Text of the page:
SAN DIEGO–With the goal of achieving 100% renewable energy citywide, the City of San Diego is launching an innovative project to demonstrate how existing municipal buildings can be converted to zero net energy thanks to contractor you can also hire for residential wok at kaizentechnology.co.uk.
The project will focus on three San Diego Public Library locations: Point Loma/Hervey Library, Serra Mesa-Kearny Mesa Library and Valencia Park/Malcolm X Library.
Zero net energy (ZNE) is a term that describes buildings, homes and even communities that generate as much renewable energy on site as they use annually. The state of California calls for 50% of existing commercial buildings to be retrofitted to ZNE by 2030.
“The City of San Diego is working to transform our municipal building stock to drastically reduce energy consumption, energy costs, and greenhouse gas emissions,” said Chief Sustainability Officer Cody Hooven. “These ZNE library projects are proving that it can be done and will serve as an example for future deep energy retrofits of City facilities. We’re excited to bring clean energy resources to these communities and pave the way for the City’s clean energy future one building at a time.”
All three libraries already have solar photovoltaic systems to generate energy. Converting to ZNE will require the installation of additional technologies, including:
- LED lights and new lighting sensors.
- Heating, ventilation and air conditioning (HVAC) control devices.
- Building automation systems.
- Energy monitoring equipment.
To accommodate the energy upgrades, some sections of the libraries may be temporarily closed to patron access for short periods of time between Friday, Jan. 17 and Tuesday, March 31.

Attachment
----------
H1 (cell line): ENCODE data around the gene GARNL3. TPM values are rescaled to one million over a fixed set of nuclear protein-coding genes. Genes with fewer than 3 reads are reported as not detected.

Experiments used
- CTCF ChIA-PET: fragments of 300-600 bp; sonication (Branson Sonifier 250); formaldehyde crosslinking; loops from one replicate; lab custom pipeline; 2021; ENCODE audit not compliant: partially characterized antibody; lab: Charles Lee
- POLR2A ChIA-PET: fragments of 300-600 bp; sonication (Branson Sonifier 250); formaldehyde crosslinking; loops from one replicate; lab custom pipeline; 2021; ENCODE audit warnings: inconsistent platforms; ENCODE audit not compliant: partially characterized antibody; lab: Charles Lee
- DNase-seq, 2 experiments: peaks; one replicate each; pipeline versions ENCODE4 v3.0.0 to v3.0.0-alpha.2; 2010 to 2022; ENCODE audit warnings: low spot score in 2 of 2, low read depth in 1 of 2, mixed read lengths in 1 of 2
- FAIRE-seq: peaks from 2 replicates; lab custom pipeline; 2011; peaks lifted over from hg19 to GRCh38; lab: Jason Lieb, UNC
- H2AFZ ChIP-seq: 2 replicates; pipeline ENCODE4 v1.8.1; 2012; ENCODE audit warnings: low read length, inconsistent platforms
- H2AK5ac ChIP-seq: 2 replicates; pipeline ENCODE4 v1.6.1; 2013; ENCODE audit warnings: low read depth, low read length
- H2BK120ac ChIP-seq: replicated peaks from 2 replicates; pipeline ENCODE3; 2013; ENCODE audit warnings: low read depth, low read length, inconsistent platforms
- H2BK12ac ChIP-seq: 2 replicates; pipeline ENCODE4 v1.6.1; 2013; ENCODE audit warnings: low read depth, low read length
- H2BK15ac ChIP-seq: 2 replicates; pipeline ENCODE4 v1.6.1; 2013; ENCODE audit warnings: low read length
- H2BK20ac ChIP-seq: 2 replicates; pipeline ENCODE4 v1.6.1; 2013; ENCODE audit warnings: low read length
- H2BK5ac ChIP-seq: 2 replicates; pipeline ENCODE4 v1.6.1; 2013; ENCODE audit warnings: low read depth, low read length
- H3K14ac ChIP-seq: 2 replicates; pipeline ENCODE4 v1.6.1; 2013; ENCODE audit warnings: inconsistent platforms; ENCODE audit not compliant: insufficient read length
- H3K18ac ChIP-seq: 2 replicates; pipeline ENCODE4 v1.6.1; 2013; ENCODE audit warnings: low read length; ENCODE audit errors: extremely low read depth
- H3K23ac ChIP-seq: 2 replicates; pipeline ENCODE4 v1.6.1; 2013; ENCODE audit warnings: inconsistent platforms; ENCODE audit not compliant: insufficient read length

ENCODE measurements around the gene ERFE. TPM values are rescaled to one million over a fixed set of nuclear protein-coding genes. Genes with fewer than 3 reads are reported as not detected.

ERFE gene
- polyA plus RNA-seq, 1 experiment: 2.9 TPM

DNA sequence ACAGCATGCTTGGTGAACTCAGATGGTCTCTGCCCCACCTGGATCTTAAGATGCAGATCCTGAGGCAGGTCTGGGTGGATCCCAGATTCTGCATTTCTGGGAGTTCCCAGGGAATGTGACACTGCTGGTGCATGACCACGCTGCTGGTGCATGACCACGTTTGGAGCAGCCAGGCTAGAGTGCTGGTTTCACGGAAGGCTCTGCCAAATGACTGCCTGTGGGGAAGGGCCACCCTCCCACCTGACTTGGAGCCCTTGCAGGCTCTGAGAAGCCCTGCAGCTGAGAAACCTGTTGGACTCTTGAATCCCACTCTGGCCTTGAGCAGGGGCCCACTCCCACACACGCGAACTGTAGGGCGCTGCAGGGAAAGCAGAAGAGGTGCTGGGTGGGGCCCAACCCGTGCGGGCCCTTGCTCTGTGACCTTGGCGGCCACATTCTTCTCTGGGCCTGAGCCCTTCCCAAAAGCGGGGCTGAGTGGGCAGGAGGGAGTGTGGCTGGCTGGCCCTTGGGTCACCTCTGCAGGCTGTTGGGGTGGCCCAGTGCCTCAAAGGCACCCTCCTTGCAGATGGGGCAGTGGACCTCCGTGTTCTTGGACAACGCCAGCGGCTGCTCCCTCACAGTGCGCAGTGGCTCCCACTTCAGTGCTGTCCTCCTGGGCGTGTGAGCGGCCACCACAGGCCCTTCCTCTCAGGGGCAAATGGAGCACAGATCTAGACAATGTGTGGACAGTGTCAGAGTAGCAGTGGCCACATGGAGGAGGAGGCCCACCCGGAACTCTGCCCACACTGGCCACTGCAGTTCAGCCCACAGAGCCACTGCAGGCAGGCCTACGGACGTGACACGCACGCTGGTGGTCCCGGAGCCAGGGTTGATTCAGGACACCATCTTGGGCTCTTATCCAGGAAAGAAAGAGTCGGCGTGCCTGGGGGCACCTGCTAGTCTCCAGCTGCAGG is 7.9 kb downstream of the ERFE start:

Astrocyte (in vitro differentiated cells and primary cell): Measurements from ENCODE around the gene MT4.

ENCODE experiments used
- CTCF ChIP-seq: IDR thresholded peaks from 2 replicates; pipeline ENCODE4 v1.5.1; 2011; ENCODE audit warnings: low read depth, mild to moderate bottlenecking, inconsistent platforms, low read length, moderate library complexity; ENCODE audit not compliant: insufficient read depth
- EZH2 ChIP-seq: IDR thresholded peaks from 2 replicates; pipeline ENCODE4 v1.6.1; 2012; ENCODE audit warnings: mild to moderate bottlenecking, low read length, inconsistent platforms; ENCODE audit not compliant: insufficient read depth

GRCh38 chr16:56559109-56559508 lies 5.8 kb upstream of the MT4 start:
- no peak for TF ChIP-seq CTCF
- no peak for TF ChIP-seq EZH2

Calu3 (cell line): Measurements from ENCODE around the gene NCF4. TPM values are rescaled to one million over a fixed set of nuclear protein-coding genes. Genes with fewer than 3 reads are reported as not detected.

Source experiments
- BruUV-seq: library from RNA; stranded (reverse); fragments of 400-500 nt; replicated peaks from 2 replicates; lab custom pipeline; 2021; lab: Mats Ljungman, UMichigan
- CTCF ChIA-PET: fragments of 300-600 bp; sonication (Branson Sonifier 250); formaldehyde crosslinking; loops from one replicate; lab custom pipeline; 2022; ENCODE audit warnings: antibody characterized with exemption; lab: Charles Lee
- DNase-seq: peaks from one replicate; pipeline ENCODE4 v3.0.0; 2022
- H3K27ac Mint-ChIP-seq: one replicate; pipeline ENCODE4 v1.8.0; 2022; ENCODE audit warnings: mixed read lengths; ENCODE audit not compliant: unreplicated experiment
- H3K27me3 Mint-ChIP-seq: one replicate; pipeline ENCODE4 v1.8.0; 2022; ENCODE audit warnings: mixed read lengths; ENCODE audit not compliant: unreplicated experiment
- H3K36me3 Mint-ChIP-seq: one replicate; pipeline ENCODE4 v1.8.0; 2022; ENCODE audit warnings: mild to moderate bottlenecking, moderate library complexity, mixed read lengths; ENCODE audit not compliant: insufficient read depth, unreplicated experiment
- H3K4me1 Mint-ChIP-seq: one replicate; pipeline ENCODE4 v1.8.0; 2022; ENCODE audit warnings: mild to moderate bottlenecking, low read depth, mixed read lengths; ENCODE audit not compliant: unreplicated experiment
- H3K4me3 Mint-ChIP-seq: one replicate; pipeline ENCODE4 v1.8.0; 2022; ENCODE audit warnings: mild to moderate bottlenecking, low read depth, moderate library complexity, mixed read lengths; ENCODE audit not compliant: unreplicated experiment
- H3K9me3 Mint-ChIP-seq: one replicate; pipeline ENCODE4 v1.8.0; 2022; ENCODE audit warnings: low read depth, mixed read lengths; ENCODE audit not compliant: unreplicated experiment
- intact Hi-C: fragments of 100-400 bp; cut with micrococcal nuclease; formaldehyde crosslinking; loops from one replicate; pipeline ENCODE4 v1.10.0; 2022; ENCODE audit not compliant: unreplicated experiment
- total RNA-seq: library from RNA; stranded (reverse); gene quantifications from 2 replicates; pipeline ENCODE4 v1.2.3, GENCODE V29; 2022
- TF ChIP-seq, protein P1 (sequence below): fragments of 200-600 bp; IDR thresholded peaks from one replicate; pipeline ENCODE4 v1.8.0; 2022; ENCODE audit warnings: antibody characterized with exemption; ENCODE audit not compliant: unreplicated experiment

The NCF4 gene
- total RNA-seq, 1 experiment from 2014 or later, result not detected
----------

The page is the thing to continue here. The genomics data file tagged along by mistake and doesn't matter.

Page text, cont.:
Currently, each library individually consumes enough electricity to power more than 20 average homes for a year. Once installation work is complete, the Center for Sustainable Energy will begin monitoring to determine if the buildings will achieve ZNE or if additional improvements are required.
The project is being funded by a grant from the California Energy Commission, in cooperation with SDG&E, and could be replicated on buildings across the state.
To learn more and track the progress of the ZNE upgrades, visit http://sites.energycenter.org/sdzn3.
The city’s Climate Action Plan, approved in 2015, calls for eliminating half of all greenhouse gas emissions in the city and aims for all electricity to be from renewable sources by 2035. Last month, Mayor Kevin Faulconer announced the release of the 2019 Climate Action Plan Annual Report, showing the city is ahead of schedule to meet its clean air goal.